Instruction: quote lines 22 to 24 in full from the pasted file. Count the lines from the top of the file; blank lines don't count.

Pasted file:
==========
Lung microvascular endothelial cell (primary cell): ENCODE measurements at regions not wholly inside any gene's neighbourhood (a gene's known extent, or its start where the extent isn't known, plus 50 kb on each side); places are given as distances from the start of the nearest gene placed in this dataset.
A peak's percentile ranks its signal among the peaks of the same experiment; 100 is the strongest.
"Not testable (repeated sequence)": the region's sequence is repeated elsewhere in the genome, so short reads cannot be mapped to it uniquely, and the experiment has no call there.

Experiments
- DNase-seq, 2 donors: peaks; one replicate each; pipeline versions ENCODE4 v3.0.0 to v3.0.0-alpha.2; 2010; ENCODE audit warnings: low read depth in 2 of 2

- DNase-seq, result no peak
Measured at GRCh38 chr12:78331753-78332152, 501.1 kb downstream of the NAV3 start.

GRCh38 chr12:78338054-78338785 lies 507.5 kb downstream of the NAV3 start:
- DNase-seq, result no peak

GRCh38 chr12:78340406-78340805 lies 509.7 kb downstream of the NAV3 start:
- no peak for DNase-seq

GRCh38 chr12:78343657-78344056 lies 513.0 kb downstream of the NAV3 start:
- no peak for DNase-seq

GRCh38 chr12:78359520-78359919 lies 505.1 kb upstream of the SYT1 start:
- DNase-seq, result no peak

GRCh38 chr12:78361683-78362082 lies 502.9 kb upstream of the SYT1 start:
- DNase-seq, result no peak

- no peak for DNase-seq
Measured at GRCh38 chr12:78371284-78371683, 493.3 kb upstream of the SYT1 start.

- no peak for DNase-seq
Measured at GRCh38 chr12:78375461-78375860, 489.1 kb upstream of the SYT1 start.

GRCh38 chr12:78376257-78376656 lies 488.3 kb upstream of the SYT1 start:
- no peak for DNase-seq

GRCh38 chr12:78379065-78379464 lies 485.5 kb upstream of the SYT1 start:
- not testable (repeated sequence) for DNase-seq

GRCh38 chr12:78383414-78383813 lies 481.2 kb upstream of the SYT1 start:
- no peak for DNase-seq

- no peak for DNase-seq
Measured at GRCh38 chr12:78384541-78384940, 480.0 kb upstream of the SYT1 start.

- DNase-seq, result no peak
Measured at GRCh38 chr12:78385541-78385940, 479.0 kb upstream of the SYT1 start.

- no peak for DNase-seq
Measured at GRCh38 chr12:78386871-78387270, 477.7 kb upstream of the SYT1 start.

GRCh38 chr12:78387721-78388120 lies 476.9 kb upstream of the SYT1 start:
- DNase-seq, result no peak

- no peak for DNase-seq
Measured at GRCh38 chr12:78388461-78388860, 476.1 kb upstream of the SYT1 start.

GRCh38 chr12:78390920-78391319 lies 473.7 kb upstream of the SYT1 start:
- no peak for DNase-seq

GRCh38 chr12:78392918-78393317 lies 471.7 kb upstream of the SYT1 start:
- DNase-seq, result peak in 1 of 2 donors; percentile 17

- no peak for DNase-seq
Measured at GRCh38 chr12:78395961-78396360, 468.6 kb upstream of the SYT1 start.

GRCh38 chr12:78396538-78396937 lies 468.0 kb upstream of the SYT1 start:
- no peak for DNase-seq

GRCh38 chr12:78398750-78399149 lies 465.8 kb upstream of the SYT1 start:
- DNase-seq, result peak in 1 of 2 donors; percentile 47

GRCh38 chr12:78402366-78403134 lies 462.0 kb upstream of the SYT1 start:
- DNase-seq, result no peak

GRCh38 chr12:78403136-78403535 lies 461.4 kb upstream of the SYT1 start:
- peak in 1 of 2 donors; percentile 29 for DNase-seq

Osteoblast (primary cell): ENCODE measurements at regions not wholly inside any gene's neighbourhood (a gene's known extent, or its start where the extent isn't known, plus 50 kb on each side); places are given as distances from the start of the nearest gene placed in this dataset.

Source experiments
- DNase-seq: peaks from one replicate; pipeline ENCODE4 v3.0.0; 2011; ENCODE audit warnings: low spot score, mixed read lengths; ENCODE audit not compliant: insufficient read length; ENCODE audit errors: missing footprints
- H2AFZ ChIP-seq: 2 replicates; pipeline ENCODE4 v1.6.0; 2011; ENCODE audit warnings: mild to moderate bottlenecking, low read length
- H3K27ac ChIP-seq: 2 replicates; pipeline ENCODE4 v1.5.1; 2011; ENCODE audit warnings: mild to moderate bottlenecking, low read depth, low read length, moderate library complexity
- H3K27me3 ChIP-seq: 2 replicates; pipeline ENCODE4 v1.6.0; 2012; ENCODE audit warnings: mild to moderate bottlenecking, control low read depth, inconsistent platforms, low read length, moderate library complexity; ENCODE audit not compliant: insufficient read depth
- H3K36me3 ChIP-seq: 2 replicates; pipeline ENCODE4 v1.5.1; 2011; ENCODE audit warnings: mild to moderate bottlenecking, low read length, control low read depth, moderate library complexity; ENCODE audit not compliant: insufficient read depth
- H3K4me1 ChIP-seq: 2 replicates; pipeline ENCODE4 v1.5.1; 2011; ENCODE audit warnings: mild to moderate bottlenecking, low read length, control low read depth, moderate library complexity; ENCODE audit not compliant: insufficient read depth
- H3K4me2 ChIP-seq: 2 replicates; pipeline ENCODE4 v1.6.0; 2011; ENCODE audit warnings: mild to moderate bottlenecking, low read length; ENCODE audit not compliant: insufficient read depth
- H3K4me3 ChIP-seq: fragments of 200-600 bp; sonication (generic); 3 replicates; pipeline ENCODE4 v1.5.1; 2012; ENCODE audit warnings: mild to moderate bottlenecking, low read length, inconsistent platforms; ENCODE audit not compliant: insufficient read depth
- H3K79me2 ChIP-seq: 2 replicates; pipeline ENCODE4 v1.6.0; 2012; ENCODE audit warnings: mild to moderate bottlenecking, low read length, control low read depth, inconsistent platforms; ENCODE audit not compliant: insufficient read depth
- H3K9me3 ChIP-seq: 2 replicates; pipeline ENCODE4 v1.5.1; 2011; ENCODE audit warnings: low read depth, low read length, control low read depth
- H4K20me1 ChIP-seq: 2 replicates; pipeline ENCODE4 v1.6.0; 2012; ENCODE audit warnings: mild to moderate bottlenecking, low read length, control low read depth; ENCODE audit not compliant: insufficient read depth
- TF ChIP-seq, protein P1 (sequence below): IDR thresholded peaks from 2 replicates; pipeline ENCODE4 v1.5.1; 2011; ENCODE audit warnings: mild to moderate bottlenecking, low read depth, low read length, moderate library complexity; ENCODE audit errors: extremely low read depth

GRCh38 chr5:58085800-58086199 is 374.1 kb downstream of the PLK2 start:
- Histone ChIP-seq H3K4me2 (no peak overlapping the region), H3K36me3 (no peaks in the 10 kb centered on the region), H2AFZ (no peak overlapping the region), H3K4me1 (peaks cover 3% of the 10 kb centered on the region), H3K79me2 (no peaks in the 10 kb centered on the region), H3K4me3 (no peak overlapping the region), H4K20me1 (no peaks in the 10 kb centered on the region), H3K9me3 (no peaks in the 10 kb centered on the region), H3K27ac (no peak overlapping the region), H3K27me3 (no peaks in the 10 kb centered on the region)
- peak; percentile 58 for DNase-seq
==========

GRCh38 chr12:78376257-78376656 lies 488.3 kb upstream of the SYT1 start:
- no peak for DNase-seq

GRCh38 chr12:78379065-78379464 lies 485.5 kb upstream of the SYT1 start: